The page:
StanChart being victimised, says UK banking regulator

Standard Chartered Bank, fighting US allegations of laundering over Iranian oil money for over a decade, received substantial backing from the UK's central bank on Wednesday.

Bank of England governor Mervyn King criticised New York financial regulators on Wednesday for unilaterally accusing Standard Chartered of illegally laundering oil money for Iran, even as StanChart chief executive Peter Sands denied claims of systematic sanctions-busting.
 
On Monday, the New York State Department of Financial Services accused Standard Chartered of laundering $250 billion of Iranian oil money over a decade in defiance of an American order prohibiting such transactions. The bank admits violations totalling $14 million, but says these were not deliberate.

StanChart rejected the US investigators' central accusation that bank officials had conspired with Iran to evade US sanctions by systematically removing Iranian identification from wire transfers of Iranian cash cleared through its New York office.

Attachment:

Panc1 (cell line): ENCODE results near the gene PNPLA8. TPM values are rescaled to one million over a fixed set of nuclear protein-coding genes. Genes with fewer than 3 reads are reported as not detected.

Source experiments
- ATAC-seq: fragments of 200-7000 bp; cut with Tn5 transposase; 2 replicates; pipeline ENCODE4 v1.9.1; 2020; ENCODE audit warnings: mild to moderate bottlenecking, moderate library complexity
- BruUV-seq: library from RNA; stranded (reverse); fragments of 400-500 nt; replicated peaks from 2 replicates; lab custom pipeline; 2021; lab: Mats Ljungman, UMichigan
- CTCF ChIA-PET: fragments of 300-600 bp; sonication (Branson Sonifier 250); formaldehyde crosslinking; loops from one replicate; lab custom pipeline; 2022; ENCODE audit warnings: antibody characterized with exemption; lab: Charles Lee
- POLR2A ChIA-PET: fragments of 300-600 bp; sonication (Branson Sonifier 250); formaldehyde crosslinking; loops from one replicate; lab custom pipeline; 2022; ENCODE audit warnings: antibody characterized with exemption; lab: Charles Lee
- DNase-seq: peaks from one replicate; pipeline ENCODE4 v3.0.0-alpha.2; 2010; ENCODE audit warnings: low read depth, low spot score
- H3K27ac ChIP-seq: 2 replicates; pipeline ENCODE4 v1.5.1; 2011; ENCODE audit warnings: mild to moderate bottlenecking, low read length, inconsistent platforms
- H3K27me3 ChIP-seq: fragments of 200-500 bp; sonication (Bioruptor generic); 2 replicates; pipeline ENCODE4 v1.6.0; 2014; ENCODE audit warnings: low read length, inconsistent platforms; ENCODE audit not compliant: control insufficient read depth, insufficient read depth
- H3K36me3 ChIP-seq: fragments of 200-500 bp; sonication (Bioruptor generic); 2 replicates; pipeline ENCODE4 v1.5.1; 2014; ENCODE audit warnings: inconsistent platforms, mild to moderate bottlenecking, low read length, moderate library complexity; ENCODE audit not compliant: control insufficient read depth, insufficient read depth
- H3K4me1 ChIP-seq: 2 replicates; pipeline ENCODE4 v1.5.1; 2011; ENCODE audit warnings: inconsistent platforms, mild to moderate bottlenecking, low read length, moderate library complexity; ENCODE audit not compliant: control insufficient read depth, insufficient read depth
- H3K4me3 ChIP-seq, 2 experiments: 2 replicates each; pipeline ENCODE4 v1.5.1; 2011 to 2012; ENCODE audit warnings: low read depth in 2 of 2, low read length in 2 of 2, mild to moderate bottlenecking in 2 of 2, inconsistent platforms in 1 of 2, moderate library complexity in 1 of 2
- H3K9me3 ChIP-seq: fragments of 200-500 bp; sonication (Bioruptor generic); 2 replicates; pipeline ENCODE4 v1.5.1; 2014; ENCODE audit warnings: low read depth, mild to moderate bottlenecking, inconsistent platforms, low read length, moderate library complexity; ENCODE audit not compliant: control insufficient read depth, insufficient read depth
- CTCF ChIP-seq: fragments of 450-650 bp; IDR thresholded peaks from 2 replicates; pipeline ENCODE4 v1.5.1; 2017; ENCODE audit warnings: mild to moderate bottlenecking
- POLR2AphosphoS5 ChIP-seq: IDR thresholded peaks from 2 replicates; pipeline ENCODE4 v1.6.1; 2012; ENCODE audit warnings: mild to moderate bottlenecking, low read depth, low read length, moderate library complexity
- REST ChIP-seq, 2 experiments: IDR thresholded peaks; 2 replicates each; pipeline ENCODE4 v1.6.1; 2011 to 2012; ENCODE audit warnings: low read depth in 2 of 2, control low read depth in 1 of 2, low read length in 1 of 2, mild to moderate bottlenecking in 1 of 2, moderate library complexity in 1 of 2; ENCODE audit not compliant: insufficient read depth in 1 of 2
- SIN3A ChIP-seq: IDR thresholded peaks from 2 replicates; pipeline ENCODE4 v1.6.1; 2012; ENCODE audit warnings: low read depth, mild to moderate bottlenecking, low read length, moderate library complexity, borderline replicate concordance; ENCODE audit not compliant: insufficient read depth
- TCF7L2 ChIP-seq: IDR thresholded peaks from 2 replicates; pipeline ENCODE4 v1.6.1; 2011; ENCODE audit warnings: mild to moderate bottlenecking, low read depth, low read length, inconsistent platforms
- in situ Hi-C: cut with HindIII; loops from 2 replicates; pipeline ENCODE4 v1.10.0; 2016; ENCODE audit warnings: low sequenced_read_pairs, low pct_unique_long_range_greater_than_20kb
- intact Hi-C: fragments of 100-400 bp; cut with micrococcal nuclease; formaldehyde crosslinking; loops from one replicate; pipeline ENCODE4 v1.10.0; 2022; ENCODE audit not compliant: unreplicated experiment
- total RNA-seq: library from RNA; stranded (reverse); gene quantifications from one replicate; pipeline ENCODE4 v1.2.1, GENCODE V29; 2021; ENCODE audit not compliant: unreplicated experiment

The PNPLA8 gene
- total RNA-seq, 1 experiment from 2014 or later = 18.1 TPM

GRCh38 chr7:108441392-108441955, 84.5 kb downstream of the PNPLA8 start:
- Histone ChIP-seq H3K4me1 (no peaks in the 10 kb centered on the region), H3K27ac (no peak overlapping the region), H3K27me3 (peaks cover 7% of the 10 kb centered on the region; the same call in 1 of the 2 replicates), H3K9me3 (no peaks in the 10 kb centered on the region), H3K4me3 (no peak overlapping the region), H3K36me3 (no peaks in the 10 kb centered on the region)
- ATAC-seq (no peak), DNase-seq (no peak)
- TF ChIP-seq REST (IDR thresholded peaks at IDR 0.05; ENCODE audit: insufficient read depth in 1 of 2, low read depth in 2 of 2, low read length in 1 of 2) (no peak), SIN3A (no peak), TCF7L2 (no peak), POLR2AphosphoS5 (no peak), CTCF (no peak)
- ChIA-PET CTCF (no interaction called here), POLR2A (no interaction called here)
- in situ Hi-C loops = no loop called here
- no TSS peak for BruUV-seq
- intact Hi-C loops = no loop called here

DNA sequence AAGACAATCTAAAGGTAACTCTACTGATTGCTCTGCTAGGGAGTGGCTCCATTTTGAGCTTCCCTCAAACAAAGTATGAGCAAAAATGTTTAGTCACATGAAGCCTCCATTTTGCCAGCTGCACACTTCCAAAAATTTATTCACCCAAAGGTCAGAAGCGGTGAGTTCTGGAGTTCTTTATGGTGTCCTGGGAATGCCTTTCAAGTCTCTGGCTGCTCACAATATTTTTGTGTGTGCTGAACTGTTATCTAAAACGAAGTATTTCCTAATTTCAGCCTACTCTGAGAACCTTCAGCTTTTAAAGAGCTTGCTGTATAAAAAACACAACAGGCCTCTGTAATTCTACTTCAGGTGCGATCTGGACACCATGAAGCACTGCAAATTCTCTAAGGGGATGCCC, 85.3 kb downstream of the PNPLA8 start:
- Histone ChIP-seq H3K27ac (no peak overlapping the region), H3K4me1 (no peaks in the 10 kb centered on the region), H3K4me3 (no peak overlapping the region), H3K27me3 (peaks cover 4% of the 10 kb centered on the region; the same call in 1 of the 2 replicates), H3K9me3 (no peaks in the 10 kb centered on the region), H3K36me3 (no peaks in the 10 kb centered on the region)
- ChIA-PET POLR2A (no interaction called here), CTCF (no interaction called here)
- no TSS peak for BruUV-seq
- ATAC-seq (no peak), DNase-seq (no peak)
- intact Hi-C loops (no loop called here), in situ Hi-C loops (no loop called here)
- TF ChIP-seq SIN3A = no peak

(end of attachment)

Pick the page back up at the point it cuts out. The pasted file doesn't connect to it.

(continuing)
StanChart offered a partial apology in a conference call with journalists, admitting the bank had violated US sanctions law in about 300 transactions from 2001 to 2007. But he billed these as errors rather than calculated fraud.

"There was no systematic attempt to circumvent sanctions," Sands said, describing the 300 cash transfers as "clearly wrong and we are sorry that they happened". But he described the New York regulators' wider accusations as groundless.

Standard Chartered has operated on Wall Street since 1976 but could lose its US licence if found guilty of sanctions-busting. Sands said the charges of wrongdoing had already caused unfair damage to the bank's reputation.

The London-based bank lost more than a quarter of its market value in 24 hours after the New York State Department of Financial Services threatened late on Monday to strip it of its state banking licence, dubbing it a "rogue institution" for breaking US sanctions against Iran.